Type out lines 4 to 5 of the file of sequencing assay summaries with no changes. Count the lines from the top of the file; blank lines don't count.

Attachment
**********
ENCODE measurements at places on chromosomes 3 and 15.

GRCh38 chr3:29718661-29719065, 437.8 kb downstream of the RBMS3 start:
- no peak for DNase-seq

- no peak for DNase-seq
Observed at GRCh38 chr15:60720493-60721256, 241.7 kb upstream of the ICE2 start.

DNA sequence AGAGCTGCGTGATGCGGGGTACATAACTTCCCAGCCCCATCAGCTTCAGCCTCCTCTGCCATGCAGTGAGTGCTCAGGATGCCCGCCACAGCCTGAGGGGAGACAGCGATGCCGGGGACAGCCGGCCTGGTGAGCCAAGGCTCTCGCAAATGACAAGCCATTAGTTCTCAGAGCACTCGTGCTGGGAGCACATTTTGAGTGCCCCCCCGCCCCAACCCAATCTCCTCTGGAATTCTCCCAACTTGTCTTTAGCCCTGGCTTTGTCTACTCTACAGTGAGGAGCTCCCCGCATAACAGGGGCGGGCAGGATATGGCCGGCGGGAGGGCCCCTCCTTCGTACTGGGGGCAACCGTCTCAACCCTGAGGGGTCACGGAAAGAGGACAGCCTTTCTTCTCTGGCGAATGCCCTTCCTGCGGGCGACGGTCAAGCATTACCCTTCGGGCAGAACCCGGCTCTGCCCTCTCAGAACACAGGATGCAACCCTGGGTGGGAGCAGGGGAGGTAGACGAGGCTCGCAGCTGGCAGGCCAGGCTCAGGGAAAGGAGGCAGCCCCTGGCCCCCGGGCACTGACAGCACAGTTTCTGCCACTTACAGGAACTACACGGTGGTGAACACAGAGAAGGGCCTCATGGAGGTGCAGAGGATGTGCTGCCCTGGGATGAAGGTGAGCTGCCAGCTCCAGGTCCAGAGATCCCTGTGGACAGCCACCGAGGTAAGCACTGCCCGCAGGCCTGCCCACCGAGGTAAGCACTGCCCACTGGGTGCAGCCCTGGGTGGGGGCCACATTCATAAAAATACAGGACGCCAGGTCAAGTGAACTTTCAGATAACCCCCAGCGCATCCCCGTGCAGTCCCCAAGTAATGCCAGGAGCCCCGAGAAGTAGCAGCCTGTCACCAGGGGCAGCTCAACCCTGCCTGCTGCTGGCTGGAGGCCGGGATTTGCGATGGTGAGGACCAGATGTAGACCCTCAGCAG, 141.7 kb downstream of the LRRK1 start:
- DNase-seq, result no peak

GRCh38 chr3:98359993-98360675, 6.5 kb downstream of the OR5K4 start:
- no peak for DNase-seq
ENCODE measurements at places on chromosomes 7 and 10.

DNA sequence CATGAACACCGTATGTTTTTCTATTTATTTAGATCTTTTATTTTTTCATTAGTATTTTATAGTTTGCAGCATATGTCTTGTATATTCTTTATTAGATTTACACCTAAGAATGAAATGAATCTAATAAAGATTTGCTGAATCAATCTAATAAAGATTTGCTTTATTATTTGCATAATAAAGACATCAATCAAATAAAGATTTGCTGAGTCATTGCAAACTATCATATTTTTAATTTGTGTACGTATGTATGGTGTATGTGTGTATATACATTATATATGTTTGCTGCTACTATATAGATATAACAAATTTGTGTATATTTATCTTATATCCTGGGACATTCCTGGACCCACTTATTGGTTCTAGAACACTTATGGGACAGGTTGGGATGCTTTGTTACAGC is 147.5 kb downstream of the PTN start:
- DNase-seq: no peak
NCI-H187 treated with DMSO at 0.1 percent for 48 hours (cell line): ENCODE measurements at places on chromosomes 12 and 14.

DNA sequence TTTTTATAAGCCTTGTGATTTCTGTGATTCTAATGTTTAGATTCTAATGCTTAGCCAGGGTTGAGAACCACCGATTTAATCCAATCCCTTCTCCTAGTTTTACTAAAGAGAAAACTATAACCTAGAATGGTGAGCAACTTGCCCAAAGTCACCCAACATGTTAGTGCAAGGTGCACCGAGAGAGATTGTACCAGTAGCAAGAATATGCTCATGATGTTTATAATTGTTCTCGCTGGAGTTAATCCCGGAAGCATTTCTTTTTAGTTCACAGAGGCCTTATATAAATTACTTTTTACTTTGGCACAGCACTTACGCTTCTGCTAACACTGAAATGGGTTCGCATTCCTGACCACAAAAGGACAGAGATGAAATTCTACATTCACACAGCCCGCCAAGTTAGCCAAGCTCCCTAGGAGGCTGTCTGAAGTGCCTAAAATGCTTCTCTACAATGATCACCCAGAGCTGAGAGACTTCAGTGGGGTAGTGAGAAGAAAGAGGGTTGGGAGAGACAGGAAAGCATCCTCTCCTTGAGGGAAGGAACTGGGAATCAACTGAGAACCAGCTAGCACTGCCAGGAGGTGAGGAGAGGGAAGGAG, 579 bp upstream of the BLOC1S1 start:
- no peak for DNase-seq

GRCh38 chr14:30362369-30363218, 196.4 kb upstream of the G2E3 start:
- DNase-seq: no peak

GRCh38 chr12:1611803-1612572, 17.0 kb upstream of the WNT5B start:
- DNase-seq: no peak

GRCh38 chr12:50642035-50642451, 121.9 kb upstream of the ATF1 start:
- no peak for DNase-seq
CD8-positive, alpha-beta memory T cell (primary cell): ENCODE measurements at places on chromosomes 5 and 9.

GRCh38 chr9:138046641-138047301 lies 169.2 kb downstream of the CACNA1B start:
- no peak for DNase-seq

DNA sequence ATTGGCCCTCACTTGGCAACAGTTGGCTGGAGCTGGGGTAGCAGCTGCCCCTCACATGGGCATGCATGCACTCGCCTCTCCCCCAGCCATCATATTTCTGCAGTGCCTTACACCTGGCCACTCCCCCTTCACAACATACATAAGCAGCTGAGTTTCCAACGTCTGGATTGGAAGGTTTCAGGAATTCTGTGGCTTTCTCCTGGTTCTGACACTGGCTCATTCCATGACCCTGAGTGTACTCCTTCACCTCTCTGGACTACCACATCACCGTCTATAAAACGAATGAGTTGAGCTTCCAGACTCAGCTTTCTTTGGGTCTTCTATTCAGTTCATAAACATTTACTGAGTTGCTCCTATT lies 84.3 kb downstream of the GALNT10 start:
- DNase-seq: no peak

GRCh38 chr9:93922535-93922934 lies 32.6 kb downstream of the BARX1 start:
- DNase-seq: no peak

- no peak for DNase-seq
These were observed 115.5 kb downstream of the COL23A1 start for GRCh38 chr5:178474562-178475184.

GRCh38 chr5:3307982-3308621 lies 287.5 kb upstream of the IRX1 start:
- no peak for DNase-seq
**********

- no peak for DNase-seq
Observed at GRCh38 chr15:60720493-60721256, 241.7 kb upstream of the ICE2 start.